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Mark Mobius: China Set To Become Reserve Currency, But Just a Matter of Time
Aspire, Thought Leaders | 07 August 2015
By: Lim Si Jie
Articles (169) Profile

In recent months, China has stepped up a longstanding campaign for its currency to be included as a part of the composition of the International Monetary Fund’s (IMF’s) Special Drawing Rights (SDR).

The Chinese government had campaigned for RMB inclusion in SDRs in 2010, at the most recent of the IMF’s reviews of the SDR structure, but at that time, the bid was rejected. Mark Mobius believes that the prospects for success at the meeting scheduled for October 2015 “appear high”.

What Are SDRs?

SDRs are synthetic quasi-currencies made up of a basket of widely traded currencies. They are used by the IMF for accounting purposes and as a medium for allocating assets among member countries.

SDRs represent IMF’s approval that a currency has the qualities necessary to be an international reserve currency. SDR currencies are automatically regarded as acceptable reserve currencies, whereas other currencies have to meet criteria for full convertibility to have the same status.

For a currency to be included in SDRs, the IMF primarily requires that it be important in terms of its share in global trade, but also that it is “freely used,” a term further broken down into “widely used” and “widely traded.”

Why Is China Aiming For SDR Status?

While SDRs play almost no role in private trade and finance, the four currencies with SDR status—the US dollar, the euro, the UK pound sterling and the Japanese yen—currently make up the overwhelming majority of global international currency reserves. As a knock-on effect of its SDR status, they dominate international bond markets and global financial transactions.

Major Change in Government Attitude

Until recently, the Chinese government had been placing major restrictions on the use of the RMB. The authorities appeared to consider the control that an insulated currency exercises on domestic monetary and fiscal policy to be more important than the potential benefits from full participation in global financial markets.

The government attitude changed in recent years with market-oriented economic reforms and a more outward-looking foreign policy including measures to encourage wide RMB usage.

Potential Benefits for China

Reserve currency status and RMB internationalization could confer a number of significant benefits on China. It could potentially lower borrowing costs and facilitate overseas expansion by Chinese companies, allowing cross-border contracts in major commodities such as iron ore to be priced in RMB, thereby easing foreign exchange risks arising from pricing in US dollars.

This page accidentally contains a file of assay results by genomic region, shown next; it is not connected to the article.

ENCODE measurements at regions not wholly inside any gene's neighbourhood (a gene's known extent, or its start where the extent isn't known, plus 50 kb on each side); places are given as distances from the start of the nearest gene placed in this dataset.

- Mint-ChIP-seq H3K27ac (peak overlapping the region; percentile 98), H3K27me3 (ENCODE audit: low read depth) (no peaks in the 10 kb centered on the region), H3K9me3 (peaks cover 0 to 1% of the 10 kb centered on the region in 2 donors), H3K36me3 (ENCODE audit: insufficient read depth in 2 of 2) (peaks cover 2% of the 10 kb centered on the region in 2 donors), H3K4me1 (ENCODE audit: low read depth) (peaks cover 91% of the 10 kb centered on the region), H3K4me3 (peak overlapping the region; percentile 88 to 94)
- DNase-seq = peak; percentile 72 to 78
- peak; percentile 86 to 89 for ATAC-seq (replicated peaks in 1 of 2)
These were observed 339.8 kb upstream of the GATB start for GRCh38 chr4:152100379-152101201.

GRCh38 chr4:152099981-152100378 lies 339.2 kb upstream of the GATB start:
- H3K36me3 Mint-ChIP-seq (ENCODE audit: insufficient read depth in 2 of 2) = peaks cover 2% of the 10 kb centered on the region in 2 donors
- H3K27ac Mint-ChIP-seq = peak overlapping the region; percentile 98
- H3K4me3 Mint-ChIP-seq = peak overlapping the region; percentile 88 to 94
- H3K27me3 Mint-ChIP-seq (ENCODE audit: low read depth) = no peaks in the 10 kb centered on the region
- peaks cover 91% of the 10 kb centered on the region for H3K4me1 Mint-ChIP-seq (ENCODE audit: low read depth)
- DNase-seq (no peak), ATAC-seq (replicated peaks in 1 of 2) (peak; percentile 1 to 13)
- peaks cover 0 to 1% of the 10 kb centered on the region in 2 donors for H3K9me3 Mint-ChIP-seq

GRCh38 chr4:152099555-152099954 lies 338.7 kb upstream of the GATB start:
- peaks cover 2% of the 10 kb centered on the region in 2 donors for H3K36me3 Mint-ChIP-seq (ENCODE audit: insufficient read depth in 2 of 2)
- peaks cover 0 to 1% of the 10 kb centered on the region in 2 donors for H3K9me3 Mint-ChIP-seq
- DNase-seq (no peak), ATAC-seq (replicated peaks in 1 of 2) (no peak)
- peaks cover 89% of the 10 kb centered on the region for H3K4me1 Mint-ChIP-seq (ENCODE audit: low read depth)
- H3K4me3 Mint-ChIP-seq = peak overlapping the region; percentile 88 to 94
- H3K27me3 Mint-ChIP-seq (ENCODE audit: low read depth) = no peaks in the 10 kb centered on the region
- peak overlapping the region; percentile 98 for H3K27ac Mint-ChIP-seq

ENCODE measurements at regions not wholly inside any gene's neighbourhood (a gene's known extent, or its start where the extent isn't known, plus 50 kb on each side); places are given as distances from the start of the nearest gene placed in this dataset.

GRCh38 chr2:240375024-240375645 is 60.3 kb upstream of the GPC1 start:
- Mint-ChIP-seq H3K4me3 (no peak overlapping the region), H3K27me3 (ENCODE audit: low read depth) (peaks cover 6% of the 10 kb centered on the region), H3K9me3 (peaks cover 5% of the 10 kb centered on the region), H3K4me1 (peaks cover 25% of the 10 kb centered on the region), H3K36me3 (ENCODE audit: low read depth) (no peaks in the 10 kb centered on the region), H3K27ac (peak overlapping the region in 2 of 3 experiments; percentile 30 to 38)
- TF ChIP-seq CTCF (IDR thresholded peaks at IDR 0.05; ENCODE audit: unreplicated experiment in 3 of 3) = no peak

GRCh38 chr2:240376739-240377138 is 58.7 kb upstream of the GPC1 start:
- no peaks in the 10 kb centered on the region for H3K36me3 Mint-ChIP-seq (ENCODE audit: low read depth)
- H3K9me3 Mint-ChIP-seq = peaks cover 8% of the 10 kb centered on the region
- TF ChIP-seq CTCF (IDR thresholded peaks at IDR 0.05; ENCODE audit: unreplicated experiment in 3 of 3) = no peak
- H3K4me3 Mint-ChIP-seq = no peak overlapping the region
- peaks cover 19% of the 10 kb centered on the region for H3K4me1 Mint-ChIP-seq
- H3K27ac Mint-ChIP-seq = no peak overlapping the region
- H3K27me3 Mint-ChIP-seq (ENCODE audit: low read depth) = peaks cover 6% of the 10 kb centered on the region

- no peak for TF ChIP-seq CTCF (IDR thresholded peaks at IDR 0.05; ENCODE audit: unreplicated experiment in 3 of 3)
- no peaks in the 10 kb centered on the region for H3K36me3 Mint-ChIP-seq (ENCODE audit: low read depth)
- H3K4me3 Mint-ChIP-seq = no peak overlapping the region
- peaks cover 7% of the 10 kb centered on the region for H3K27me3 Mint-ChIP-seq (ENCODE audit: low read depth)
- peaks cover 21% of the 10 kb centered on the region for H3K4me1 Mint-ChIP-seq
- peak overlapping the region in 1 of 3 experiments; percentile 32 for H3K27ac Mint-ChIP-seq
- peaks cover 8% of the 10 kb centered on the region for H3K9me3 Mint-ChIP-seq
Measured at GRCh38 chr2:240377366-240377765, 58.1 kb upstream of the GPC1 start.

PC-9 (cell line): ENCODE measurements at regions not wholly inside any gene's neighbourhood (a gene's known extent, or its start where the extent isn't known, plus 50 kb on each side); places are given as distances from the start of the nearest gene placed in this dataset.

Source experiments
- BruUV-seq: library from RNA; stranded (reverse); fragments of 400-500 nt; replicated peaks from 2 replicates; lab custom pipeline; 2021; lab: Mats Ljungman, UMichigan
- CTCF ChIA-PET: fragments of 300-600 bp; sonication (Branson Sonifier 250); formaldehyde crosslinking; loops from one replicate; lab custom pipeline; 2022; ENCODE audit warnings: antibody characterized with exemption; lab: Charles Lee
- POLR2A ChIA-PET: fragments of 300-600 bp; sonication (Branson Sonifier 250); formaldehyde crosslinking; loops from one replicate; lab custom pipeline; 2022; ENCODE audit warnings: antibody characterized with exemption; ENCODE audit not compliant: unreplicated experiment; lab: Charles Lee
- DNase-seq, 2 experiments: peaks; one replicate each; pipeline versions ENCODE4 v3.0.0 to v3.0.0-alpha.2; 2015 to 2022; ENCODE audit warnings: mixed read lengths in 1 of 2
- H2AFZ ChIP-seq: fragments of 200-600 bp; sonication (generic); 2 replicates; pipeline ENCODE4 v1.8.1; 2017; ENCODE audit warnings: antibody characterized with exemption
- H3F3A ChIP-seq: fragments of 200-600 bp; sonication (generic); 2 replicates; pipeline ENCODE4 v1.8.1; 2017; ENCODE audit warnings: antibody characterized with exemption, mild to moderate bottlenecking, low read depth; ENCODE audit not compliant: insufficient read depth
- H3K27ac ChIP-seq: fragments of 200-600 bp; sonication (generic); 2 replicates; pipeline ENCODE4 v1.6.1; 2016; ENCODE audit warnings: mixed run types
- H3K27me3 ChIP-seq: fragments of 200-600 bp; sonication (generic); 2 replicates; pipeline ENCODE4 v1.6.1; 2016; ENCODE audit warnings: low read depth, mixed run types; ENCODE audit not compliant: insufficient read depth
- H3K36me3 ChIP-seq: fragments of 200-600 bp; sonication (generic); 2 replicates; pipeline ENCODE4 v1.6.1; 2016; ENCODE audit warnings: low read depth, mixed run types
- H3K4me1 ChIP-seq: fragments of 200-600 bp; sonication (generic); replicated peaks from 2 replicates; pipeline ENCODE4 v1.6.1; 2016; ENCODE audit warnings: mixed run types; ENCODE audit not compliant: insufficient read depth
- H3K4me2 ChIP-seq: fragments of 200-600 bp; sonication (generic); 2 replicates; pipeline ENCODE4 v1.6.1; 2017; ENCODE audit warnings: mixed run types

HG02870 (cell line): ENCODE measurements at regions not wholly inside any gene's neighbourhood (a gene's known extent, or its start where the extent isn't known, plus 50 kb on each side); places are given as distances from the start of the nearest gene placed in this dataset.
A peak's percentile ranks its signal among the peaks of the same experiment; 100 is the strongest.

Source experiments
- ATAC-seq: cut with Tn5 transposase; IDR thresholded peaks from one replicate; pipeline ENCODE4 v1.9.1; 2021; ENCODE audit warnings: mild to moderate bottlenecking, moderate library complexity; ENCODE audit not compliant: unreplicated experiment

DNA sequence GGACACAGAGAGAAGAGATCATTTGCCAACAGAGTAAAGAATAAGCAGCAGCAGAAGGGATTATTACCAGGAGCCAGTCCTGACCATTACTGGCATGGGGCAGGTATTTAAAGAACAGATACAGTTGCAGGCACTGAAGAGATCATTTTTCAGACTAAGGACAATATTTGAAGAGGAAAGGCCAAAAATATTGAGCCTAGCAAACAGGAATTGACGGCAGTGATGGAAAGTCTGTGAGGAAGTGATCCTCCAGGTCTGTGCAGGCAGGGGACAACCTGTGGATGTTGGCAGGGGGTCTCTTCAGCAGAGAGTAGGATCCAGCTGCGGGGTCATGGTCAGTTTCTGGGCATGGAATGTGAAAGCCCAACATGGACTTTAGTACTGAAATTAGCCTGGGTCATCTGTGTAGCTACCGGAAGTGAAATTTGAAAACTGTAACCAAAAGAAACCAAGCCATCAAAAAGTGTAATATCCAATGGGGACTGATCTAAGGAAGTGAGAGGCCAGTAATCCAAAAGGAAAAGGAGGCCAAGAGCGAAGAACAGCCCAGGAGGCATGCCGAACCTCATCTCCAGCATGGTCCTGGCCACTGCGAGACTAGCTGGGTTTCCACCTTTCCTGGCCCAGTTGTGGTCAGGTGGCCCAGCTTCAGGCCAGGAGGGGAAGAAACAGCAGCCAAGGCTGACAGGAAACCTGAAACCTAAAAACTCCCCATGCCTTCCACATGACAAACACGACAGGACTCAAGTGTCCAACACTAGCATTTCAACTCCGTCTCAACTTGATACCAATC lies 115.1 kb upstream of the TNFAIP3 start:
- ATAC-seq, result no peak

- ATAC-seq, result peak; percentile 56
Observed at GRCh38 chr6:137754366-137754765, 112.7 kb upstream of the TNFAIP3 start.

Above all else, it could pave the way for a portion of China’s enormous foreign exchange reserves to be redeployed in more economically productive directions. This could stimulate economic growth at the margin both within China and on a global scale.

Other reserve currency countries have much lower reserves relative to their gross domestic product than China does, i.e. the United States is able effectively to operate without reserves at present.

RMB that are at present tied up in currency deposits and Treasury bills could be used to fund overseas investment projects such as China’s ambitious “one belt, one road” and “New Silk Road” initiatives to build trading infrastructure with neighbouring states, as well as private initiatives.

Benefits For the World As Well

Furthermore, the IMF will likely be aware that the prospect of full membership in the world financial system is a significant factor driving the financial reform program in China. The IMF might be reluctant to risk providing ammunition for domestic opponents of the changes, thus complicating a process that appears very much in the interests of both Western investors as well as the Chinese themselves. A strong hint of the direction of IMF thinking came in March with IMF Managing Director Christine Lagarde’s comment that the RMB’s inclusion in SDRs was a question of “when, not if,” but there could be some caution in light of recent market events.

Areas of Concern Regarding China Still Lingers

There are some remaining areas of uncertainty surrounding direct investment in China. In particular, there are lingering fears that a “suspended” capital gains tax could be reinstated and the possibility that a “short swing” law could potentially lead to capital gains from larger investor positions in individual companies being expropriated. These are tempering the market’s enthusiasm for utilizing the new freedoms at present.

In addition, recent actions by the Chinese government to prop up the market and influence market participants could weigh heavily on the ability of the market to attain international respectability. Mark Mobius believes that index creators will likely be very cautious with regards to putting a heavy weighting on Chinese A shares. While Mark Mobius does not expect much in the short term, he believes in the long term that the Chinese market will mature and become an important part of global portfolios.

Si Jie is no stranger to investing having started his journey at a young age. He is heavily influenced by acclaimed investors such as Benjamin Graham, Peter Lynch, and John Rothchild.

Please click here for more information about this author.

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